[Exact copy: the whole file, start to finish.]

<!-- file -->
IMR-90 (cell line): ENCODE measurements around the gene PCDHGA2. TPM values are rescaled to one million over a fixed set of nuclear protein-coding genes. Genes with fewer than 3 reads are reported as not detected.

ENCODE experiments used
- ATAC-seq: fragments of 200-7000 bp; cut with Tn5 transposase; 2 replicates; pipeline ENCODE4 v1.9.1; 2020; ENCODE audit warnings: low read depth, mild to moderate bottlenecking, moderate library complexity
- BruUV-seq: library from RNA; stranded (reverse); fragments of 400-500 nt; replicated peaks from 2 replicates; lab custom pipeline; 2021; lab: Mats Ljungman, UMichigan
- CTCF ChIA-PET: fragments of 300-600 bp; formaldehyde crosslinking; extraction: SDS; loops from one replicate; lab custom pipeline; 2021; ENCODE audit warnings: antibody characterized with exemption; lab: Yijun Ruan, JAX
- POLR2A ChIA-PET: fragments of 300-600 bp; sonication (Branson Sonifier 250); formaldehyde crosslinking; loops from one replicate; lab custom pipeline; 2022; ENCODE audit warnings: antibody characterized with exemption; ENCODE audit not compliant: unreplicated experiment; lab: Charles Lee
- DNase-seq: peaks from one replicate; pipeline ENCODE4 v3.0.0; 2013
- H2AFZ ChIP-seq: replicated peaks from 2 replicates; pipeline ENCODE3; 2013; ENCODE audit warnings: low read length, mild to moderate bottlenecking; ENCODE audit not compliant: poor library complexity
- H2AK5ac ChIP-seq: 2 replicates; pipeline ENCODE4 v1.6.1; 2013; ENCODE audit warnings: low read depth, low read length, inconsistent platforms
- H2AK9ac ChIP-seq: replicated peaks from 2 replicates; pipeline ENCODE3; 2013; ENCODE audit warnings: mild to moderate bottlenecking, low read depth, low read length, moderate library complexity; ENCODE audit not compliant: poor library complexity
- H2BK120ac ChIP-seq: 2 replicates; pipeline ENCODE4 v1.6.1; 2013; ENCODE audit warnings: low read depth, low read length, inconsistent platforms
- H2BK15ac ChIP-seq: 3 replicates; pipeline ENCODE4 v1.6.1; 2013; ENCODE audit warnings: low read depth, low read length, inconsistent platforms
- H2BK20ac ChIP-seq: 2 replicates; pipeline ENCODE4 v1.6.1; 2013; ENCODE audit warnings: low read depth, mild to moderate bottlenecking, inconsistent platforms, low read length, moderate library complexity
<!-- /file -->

IMR-90 (cell line): ENCODE measurements around the gene PCDHGA2. TPM values are rescaled to one million over a fixed set of nuclear protein-coding genes. Genes with fewer than 3 reads are reported as not detected.

ENCODE experiments used
- ATAC-seq: fragments of 200-7000 bp; cut with Tn5 transposase; 2 replicates; pipeline ENCODE4 v1.9.1; 2020; ENCODE audit warnings: low read depth, mild to moderate bottlenecking, moderate library complexity
- BruUV-seq: library from RNA; stranded (reverse); fragments of 400-500 nt; replicated peaks from 2 replicates; lab custom pipeline; 2021; lab: Mats Ljungman, UMichigan
- CTCF ChIA-PET: fragments of 300-600 bp; formaldehyde crosslinking; extraction: SDS; loops from one replicate; lab custom pipeline; 2021; ENCODE audit warnings: antibody characterized with exemption; lab: Yijun Ruan, JAX
- POLR2A ChIA-PET: fragments of 300-600 bp; sonication (Branson Sonifier 250); formaldehyde crosslinking; loops from one replicate; lab custom pipeline; 2022; ENCODE audit warnings: antibody characterized with exemption; ENCODE audit not compliant: unreplicated experiment; lab: Charles Lee
- DNase-seq: peaks from one replicate; pipeline ENCODE4 v3.0.0; 2013
- H2AFZ ChIP-seq: replicated peaks from 2 replicates; pipeline ENCODE3; 2013; ENCODE audit warnings: low read length, mild to moderate bottlenecking; ENCODE audit not compliant: poor library complexity
- H2AK5ac ChIP-seq: 2 replicates; pipeline ENCODE4 v1.6.1; 2013; ENCODE audit warnings: low read depth, low read length, inconsistent platforms
- H2AK9ac ChIP-seq: replicated peaks from 2 replicates; pipeline ENCODE3; 2013; ENCODE audit warnings: mild to moderate bottlenecking, low read depth, low read length, moderate library complexity; ENCODE audit not compliant: poor library complexity
- H2BK120ac ChIP-seq: 2 replicates; pipeline ENCODE4 v1.6.1; 2013; ENCODE audit warnings: low read depth, low read length, inconsistent platforms
- H2BK15ac ChIP-seq: 3 replicates; pipeline ENCODE4 v1.6.1; 2013; ENCODE audit warnings: low read depth, low read length, inconsistent platforms
- H2BK20ac ChIP-seq: 2 replicates; pipeline ENCODE4 v1.6.1; 2013; ENCODE audit warnings: low read depth, mild to moderate bottlenecking, inconsistent platforms, low read length, moderate library complexity